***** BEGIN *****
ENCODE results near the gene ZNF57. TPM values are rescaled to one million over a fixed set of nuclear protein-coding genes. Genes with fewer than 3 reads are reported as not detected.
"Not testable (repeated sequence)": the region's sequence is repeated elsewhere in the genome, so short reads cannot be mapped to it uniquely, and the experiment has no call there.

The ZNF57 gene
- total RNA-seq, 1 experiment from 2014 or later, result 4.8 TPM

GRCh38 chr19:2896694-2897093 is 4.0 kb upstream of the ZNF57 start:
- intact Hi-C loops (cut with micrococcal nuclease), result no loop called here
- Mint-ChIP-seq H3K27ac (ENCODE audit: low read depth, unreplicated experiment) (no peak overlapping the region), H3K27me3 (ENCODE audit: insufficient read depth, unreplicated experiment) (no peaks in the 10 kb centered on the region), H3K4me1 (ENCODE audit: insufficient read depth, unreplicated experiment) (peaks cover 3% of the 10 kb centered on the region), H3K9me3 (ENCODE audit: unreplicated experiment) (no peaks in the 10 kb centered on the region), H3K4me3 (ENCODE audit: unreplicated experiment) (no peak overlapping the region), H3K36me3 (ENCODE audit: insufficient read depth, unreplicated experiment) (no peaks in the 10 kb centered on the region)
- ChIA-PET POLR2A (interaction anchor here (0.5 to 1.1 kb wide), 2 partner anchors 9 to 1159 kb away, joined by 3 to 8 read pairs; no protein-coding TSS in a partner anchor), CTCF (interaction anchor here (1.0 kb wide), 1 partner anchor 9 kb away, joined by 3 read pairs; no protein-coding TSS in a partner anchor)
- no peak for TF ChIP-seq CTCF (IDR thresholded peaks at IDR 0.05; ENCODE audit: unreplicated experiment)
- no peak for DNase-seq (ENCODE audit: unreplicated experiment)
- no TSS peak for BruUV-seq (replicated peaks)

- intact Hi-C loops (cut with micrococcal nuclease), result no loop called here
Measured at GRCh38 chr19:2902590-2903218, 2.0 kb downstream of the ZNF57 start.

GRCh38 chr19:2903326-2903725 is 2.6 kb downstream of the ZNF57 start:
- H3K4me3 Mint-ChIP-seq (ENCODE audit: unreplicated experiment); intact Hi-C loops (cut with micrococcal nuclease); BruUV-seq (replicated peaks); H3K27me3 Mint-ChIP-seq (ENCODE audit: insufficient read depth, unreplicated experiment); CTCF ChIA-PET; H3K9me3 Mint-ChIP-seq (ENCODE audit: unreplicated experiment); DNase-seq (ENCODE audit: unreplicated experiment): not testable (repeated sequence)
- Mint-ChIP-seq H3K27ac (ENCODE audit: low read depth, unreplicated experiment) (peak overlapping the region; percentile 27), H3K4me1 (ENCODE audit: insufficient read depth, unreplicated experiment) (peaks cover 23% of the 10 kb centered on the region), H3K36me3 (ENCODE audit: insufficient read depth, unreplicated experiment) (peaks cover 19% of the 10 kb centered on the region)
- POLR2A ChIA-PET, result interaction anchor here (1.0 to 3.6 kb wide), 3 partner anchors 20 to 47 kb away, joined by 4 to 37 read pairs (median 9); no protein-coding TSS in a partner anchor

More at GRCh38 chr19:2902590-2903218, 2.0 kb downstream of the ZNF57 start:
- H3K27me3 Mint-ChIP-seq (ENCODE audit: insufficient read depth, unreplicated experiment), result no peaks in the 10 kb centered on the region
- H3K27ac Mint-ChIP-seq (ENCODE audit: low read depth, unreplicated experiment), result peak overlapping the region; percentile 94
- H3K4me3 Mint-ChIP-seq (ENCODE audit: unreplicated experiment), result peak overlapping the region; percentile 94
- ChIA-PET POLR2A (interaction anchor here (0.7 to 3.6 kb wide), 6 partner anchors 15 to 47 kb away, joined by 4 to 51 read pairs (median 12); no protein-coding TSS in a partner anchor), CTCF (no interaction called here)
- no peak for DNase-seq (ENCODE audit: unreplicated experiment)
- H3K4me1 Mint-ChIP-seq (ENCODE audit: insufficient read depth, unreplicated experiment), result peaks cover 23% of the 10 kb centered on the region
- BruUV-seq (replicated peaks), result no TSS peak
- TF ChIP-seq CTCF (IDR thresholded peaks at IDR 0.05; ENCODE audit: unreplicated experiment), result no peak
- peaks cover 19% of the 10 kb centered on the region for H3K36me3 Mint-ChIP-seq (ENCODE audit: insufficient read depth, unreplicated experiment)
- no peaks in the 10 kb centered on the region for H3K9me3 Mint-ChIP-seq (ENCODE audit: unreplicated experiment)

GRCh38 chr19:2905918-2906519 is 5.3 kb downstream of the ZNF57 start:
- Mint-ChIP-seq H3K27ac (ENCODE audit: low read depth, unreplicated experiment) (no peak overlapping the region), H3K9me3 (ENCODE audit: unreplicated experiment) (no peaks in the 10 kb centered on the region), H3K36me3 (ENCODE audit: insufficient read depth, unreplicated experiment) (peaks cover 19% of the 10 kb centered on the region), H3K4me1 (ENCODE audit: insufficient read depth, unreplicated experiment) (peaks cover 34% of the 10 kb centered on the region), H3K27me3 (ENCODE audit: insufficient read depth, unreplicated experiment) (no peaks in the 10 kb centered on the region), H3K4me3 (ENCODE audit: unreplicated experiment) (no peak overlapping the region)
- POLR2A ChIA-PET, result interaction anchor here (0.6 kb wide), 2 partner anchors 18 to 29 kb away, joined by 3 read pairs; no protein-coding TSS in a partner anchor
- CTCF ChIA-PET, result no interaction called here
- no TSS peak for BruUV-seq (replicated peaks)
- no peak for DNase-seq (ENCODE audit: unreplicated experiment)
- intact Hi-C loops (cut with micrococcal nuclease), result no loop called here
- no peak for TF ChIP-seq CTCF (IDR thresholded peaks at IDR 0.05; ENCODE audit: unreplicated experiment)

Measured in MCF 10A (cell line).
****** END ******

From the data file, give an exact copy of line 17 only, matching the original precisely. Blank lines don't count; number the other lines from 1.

- POLR2A ChIA-PET, result interaction anchor here (1.0 to 3.6 kb wide), 3 partner anchors 20 to 47 kb away, joined by 4 to 37 read pairs (median 9); no protein-coding TSS in a partner anchor